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by Victoria Lucas

I am so honored to be taking up space here! The Traveler thought enough of my letters to the editor that he asked me to become a regular contributor. In my letters I mentioned how I've just graduated from Stanford and am going back to my old job in the Drama Department at the University of Arizona, and my mother's home, where I'm typing on an old portable Smith-Corona that has seen far too many papers, dissertations, theses, and so on as I've struggled to work my way through college.

Last fall I tacked up on my bulletin board (unfortunately in the sun) a short column of news about somebody with whom I sometimes work in Tucson little theatre--Bob Hammond, a French professor at the University of Arizona who once won a Fulbright to Paris and never recovered. He writes his plays in French and English and translates from each language into the other. The blurb introduced Hammond as one of four playwrights who formed a producing group for their work. One of the other playwrights was a fellow by the name of Charles Finney who was supposed to produce a play of his this year.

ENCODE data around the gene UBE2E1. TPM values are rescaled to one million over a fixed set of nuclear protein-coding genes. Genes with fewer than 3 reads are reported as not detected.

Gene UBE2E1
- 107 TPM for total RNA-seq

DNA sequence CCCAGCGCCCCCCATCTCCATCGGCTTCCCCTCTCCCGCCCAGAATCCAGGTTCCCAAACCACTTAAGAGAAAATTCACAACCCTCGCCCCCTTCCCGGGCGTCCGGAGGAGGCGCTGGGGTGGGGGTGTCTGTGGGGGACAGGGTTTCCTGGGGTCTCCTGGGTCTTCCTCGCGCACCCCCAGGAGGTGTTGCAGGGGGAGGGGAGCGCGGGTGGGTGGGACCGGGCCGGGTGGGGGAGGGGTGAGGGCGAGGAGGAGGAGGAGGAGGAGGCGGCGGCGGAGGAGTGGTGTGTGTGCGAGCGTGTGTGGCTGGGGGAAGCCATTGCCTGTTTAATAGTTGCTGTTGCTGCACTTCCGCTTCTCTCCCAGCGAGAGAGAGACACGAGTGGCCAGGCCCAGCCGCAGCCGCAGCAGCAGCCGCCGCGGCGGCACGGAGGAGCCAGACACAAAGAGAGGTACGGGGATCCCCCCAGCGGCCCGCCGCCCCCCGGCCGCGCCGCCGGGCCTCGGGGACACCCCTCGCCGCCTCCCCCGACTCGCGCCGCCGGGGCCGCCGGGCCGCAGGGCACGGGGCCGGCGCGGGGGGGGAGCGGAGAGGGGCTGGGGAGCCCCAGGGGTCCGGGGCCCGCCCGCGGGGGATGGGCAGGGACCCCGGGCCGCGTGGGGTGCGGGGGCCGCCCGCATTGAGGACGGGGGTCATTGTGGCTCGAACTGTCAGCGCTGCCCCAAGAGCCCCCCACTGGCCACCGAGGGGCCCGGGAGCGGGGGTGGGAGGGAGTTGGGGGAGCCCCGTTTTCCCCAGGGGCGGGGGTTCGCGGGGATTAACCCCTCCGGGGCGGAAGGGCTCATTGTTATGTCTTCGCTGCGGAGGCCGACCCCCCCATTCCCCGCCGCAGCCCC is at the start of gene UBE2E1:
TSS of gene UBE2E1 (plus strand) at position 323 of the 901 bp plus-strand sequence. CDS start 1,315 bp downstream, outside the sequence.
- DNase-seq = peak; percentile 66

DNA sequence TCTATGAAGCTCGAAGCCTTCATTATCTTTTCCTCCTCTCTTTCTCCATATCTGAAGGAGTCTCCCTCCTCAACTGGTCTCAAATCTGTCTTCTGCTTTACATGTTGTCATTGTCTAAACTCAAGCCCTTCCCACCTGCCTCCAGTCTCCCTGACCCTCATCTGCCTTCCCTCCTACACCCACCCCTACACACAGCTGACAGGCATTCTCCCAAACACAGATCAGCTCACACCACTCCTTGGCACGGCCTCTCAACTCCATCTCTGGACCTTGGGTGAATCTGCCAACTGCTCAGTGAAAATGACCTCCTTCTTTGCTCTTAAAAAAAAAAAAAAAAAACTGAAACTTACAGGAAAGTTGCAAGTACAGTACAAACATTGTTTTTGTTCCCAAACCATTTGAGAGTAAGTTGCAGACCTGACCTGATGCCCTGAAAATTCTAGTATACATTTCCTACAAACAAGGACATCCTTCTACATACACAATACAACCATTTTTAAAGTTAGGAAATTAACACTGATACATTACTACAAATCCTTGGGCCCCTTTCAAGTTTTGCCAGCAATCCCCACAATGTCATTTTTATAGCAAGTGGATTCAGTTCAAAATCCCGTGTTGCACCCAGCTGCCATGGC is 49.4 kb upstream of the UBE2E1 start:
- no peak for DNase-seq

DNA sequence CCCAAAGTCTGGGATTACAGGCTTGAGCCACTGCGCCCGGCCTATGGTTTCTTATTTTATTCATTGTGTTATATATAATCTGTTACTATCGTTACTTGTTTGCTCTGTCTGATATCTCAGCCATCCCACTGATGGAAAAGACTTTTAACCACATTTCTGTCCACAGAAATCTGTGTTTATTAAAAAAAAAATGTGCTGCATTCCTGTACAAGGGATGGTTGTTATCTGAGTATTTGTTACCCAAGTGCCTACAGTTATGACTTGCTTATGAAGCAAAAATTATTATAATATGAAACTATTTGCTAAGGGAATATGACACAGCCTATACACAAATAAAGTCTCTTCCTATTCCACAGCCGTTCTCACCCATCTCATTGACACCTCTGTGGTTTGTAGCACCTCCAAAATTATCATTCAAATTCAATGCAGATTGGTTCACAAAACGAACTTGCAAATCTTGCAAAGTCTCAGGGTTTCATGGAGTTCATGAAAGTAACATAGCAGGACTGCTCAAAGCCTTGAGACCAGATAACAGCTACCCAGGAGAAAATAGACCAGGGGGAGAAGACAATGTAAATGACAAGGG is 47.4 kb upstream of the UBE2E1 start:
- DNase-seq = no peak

(see the rest at Galactic Journey!)


The article reminded me that I may have met Finney as I house-managed and assistant-directed Bob's plays. Or I might have seen him in his workplace, the newspaper building downtown, where he has been editor of the Arizona Daily Star for 32 years (I spent my Saturdays at the Tucson Daily Citizen my senior year in high school helping to put out the "Teen Citizen," a section of the paper.) So when I ran across The Circus of Dr. Lao and Other Improbable Stories I picked it up. It's edited by Ray Bradbury and published by Bantam Books, first out 1956.

In the very first sentence of his introduction to this book of short and long stories, Bradbury asserts that the works in this book "are fantasies, not science-fiction." He goes on to list some adjectives and statements that contrast science fiction and fantasy as genres (or at least his idea of the genres). Then, in two short, strident paragraphs, like trochees in a poem, he argues:

"Science-fiction balances you on the cliff.

Fantasy shoves you off."

This book of short stories (and one long one) conforms to that opinion. At least the shoving-off-cliffs part.

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